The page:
Later in the day (each day there), we enjoyed exploring other historic areas of the city – the old bazaar, the Dutch Palace and Jew’s town were all constructed around 500 years ago. I especially enjoyed walking through the district of Mattencherry, past the somewhat decayed cream colored buildings with their red tiled roofs. Huge portals leading to dark passageways and large courtyards were full of mystery and intrigue. Other shops were busy with the same activity of selling coir products or ayurvedic herbs (for example) that has presumably gone on in their premises for decade upon decade. Many others were overflowing with sourvenirs.

One day we tried (unsuccessfully) to visit the Jain temple but far better than that was the sweet shop we happened upon a little further down Gujarati Road (many of the Jains here originate further north in Gujarat State). It was the only bakery we’ve seen with a visible workshop. We found ourselves mesmerized once again, watching men shape, stir and deep-fry all sorts of sweet ladoos, julabs, halvahs and other delights. They were generous enough to pass samples through the latticed walls and eventually we made our way into the shop next door to purchase more. Christian and the kids make an effort to taste at least one Indian sweet a day and these fresh ones were the most delicious we’ve had (a tiny pinch of the super sweet stuff is generally enough for me!)

We were successful in visiting the Synagogue – the inside is beautifully tiled and has all sorts of gorgeous Belgium glass hanging lamps. It’s pretty remarkable that as long ago as the 1600’s, the maharaja took great pride in the fact that there was a Jewish synagogue, an Islamic mosque, a Christian church and a Hindu temple within a few kilometers of his palace.

Fort Kochi sits on a peninsula separated from the mainland by Willingdon Island. We appreciated the peaceful, historical flavour of Fort Kochi all the more after we took the ferry across to Ernakulaum - a huge, crowded, busy and noisy urban area - the largest city in Kerala and the industrial hub. But it seems that cities never really end along the coast of Kerala, at least in the south. The population density here is 900 people per square kilometer and that is the average. On the coast it’s even higher! After several bus trips, we determined that we’re really in the “sticks” when there is more than one paddy field or coconut grove separating one village from the next. The train moves more through rural areas, and just after I wrote this, we were happy to pass through lots of farmland a little further north.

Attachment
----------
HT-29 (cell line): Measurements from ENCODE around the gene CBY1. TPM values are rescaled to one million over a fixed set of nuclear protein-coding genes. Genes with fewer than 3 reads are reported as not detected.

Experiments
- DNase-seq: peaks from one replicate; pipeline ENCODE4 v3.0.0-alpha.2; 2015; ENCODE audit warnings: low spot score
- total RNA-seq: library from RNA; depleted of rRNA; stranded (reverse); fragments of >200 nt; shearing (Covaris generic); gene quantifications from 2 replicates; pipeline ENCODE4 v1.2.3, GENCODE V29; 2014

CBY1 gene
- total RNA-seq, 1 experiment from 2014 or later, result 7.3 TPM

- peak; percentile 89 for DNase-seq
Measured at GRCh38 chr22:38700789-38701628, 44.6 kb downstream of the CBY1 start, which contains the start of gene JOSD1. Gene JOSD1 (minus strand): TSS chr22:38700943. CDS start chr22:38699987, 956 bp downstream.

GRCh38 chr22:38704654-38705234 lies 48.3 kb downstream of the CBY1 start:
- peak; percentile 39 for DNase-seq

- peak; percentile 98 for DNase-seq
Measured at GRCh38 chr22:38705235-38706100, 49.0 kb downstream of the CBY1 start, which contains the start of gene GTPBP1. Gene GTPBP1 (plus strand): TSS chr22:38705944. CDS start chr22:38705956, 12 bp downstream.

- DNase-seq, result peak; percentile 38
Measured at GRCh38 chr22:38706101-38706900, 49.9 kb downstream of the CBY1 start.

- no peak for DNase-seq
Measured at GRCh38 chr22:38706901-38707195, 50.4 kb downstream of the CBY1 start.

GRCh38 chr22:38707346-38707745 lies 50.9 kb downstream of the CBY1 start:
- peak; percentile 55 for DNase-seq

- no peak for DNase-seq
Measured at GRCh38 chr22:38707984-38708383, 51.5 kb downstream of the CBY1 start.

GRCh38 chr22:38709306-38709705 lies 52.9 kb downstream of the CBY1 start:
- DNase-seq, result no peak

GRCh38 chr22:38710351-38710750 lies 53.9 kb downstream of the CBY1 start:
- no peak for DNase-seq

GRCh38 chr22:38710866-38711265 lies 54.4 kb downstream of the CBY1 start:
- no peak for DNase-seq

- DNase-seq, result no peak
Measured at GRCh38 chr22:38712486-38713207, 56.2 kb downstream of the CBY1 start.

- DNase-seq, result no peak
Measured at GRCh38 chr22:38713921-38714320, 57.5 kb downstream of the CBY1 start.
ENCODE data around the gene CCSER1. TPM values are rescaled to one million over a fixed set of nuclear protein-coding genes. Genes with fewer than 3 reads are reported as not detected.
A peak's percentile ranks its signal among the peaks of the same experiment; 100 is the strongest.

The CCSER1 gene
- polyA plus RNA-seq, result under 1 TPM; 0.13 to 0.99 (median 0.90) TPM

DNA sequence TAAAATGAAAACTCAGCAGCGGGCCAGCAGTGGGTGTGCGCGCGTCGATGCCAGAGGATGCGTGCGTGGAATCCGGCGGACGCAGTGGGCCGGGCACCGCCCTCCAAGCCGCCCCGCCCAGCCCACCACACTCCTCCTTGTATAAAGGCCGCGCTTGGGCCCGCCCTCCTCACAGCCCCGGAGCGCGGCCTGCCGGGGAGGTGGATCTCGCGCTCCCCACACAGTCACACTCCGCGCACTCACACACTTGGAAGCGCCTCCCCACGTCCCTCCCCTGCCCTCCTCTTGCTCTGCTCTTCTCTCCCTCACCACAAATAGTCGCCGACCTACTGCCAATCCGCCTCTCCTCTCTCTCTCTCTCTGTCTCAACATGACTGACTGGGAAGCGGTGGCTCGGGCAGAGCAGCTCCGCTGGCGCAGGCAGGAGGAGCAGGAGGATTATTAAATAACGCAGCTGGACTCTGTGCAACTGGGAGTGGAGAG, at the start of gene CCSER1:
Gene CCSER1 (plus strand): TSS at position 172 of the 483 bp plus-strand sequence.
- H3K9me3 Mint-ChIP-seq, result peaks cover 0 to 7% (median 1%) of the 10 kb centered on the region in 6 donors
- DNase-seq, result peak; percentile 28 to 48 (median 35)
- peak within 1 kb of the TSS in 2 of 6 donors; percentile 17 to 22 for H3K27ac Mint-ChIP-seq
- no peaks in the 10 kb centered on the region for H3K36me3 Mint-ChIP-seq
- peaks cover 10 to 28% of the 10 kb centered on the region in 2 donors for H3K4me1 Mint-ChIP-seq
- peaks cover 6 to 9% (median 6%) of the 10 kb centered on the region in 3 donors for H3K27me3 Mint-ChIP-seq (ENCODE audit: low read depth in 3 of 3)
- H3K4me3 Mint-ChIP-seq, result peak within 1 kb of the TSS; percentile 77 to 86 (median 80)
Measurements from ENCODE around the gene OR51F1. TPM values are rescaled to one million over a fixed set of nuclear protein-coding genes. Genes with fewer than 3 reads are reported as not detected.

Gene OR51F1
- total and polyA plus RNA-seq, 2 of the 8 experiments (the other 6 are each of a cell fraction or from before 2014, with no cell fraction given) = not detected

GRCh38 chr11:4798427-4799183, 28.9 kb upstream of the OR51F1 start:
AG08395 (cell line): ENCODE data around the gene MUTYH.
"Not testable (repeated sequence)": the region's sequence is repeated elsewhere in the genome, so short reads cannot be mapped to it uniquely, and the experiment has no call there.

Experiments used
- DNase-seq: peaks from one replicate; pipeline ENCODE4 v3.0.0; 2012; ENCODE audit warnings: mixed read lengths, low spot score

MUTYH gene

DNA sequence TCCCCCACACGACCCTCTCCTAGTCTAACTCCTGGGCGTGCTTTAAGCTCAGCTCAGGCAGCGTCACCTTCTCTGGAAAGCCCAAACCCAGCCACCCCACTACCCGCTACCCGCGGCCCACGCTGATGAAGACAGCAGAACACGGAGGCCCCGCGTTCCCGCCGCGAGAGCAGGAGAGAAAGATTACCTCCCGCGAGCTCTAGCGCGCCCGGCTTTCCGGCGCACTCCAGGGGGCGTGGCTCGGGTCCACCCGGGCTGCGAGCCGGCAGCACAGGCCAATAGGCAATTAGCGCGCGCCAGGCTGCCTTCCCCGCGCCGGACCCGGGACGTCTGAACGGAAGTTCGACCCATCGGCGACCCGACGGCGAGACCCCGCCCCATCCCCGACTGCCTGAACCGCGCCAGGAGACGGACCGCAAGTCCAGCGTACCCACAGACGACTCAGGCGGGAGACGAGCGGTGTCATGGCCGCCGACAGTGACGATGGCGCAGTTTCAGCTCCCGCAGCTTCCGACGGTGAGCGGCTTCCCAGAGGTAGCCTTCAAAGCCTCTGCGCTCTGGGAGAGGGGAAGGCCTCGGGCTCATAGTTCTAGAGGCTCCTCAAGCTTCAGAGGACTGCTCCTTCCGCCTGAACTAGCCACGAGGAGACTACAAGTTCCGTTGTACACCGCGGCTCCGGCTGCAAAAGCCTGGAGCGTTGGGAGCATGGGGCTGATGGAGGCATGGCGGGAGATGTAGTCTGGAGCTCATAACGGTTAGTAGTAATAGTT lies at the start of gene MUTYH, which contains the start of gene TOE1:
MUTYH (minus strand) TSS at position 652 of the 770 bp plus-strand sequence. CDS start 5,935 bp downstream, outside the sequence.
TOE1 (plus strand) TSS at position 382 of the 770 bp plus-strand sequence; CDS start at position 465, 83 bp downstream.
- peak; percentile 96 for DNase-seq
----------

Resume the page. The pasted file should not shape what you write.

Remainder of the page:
Our main reason to head to Ernakulaum was to visit Gopi (I’ll tell you more about him in a minute). Our second reason was to check out the India Coffee House. This cooperatively run chain began in the 50’s – workers wear white uniforms reminiscent of the raj era with fan embellished turbans and serve by far the best coffee we’ve tasted in India for less than $0.15 a cup. We’re only sorry we didn’t discover the chain a little earlier in our trip!

In Jew’s town itself we were happy to look up Thomas, friend of Jo Turton who now lives in Victoria. He runs “Little Queen Embroidery Shop” selling the incredible Belgium lace and other fine hand work that women here have been producing for at least a few hundred years. Much of it is sold in Belgium, but there were many gorgeous pieces in the shop. It’s a dying art - most of the women who do the work are getting on in years. The exceptions are Thomas’ two daughters who help him both in managing the workers and in doing some of the embroidery themselves.

When Jo lived here, she set up a charity to aid the children of parents with disabilities. Thomas, Gopi and several others sit on the board and now keep things going at this end (Jo fundraises in England and Canada). We enjoyed meeting Gopi, the president of the board, who says that Josephine is like a tree that protected them all. Now that she is gone, board members are feeling the heat of the sun! Jo hopes to get back to visit Kerala soon, and perhaps she’ll get a volunteer program going to support the project on site. We wish we could have been of more help, but we didn’t plan the exact time of our visit to Kochi quite well enough (so that we could let Thomas and Gopi know). And, after more almost three weeks in Kerala’s coastal lowlands, we were feeling a need to have a break from the heat by heading inland and to higher elevations.